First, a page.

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Paul: Obama Says He Wants to Work with Congress? Then He Should Return Our Calls



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President Obama is almost getting “kind of petulant” in his pleas for cooperation from Congress, but Senator Rand Paul (R., Ky.) says his own calls to the White House generally go unanswered.

Paul told Fox News that he called President Obama “several months ago” about an infrastructure-funding, tax-reform bill he worked on with Senator Barbara Boxer (D., Calif.), along the lines of the kind of bipartisan legislation the president said tonight he’d like to see passed by Congress. “I’ve called him on it — I get no response or I get, maybe, obstructionism,” he said.

“The real question is, is he going to work with us?” the senator said. “Really, I think the intransigence is on one side: his.”

Tags: State of the Union 2015

Elizabeth Warren Liked the Speech



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For what it’s worth, Hillary did too, but she doesn’t seem to have quite the same natural cadence in echoing Obama:

For those handicapping the 2016 digital race: Clinton’s social-media maven, whoever he or she is, slightly miffed the above tweet, which is directed at the president and will only be visible to those who follow both of their accounts.

The top SOTU tweet from Warren’s account got about one-third to one-half as much engagement as Clinton’s despite the senator’s having something like one-twentieth the number of followers Clinton does.

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The President’s Post-Obama Agenda



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The most striking thing about President Obama’s State of the Union address was how thoroughly and consciously it was disconnected from the political moment. The president addressed the Congress he will face for the remainder of his term, which is the most Republican Congress since 1929, but he didn’t really speak to that Congress or to the electorate that sent it. He made no mention of the recent congressional election and offered no reason to think its results would change his approach to his own job.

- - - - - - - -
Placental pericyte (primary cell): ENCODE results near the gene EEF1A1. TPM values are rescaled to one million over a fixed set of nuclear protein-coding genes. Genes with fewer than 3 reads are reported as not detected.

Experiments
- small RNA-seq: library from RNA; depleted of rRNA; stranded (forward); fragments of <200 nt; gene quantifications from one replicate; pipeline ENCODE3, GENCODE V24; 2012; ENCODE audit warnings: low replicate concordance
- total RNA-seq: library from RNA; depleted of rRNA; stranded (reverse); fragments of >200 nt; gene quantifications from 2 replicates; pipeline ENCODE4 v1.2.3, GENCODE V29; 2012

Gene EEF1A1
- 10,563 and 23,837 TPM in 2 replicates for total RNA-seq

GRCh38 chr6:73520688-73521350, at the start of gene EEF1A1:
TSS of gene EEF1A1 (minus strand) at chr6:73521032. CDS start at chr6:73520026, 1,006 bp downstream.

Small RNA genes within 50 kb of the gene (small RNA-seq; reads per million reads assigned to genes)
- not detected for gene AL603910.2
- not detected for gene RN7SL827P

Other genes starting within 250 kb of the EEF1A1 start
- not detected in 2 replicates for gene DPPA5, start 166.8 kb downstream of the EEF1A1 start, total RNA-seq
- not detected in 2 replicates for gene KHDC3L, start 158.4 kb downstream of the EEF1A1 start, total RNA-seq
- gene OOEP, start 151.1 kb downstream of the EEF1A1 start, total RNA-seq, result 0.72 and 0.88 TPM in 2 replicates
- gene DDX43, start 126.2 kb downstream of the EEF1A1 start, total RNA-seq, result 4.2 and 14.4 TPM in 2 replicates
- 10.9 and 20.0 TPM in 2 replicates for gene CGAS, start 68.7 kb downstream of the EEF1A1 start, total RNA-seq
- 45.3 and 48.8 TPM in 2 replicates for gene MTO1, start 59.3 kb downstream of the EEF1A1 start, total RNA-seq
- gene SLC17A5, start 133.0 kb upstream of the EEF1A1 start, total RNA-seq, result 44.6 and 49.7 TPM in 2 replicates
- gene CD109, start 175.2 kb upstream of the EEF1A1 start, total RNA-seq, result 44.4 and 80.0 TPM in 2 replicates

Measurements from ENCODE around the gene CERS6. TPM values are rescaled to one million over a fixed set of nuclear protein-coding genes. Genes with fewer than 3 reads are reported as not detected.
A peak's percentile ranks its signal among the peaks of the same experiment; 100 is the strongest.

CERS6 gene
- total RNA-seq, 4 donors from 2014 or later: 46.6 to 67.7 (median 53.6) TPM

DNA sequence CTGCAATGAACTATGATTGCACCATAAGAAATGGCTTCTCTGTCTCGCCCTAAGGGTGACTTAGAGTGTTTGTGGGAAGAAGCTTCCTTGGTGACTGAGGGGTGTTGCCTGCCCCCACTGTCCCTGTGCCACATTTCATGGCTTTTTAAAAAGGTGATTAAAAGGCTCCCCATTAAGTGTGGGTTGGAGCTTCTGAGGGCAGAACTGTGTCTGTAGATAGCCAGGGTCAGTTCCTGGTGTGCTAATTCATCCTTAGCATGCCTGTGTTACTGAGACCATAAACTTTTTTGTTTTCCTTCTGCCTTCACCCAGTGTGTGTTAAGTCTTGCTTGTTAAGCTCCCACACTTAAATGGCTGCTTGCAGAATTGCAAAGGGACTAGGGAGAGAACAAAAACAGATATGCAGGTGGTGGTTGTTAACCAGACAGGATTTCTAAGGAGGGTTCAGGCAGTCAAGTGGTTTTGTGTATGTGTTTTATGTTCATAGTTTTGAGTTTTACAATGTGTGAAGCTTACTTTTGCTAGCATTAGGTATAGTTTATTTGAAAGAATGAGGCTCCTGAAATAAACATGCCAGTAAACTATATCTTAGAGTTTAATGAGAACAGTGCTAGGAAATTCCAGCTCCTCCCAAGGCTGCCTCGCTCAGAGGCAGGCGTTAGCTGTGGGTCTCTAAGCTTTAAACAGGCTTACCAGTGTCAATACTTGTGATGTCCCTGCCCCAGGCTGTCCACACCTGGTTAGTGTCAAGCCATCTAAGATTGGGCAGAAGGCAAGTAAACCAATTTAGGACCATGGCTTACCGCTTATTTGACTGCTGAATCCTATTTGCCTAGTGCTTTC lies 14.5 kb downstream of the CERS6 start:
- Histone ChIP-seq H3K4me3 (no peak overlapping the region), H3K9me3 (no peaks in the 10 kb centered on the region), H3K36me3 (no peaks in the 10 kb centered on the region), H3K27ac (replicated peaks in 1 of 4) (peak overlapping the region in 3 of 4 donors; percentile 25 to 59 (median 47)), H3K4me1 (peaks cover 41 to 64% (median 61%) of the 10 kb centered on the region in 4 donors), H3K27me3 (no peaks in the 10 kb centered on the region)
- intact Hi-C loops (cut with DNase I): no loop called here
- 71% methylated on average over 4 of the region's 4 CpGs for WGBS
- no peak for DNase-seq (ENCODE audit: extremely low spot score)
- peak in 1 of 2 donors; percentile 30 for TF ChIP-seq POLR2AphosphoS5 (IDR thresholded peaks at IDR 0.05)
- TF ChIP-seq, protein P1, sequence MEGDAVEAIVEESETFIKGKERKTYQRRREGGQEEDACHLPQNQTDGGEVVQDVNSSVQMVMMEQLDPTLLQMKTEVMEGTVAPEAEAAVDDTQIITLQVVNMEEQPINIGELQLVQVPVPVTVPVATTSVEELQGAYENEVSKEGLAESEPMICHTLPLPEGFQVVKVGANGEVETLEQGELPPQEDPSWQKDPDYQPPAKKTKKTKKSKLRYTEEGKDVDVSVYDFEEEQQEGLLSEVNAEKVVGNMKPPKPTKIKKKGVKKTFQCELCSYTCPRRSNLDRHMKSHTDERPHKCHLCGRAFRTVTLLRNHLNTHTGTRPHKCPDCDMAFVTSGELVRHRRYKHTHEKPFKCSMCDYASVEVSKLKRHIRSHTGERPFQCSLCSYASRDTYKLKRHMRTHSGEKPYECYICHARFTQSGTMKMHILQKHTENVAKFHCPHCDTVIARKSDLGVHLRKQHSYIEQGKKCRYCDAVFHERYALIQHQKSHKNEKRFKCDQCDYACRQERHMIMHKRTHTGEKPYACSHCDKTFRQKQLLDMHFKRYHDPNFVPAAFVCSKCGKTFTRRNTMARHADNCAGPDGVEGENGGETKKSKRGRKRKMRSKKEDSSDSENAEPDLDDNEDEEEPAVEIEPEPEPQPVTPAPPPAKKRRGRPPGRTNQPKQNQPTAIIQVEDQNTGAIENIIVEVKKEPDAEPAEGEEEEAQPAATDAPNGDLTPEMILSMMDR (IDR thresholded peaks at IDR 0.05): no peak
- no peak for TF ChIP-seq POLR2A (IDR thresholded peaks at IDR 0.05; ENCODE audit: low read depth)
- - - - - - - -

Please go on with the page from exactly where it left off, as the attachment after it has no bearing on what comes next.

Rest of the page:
Instead, he began by pointing to economic gains that suggest that, six years after the end of the last recession, we may finally see the sort of growth that could merit being called a recovery. He then proceeded to propose a set of policies — giving the federal government far more power over community colleges, cutting taxes for families with two working parents but not for those with a stay-at-home parent, levying new mandates on employers — designed to draw contrasts with Republicans rather than to close distances or to be enacted. Then he painted a rosy picture of international affairs on an Earth-like planet that plainly is not this one. And finally he hearkened back to the promise of his 2004 Democratic Convention speech, which he knows everyone recalls fondly on cold nights, and said it wasn’t too late for Americans to prove ourselves worthy of that speech and its maker, if only we would behave a little less like congressional Republicans. 

The substantive core of the speech, such as it was, did not involve a president laying out policy goals for the next two years. It involved a politician looking to reframe some key debates to better prepare his party for the next election cycle. What he offered is not an agenda he can work on with this Congress but an agenda that a future Democrat could plausibly attempt to offer the public — an agenda at least superficially focused on opportunity and middle-class aspirations rather than (as the Democrats’ economic case generally has been lately) inequality and middle-class resentments. That the president could offer so little policy substance to back up this superficial change of emphasis is a sign of just how bare the Democrats’ cupboard is now. But that he has recognized that the change is needed is a sign that at least some in the party may be aware of the problem they have.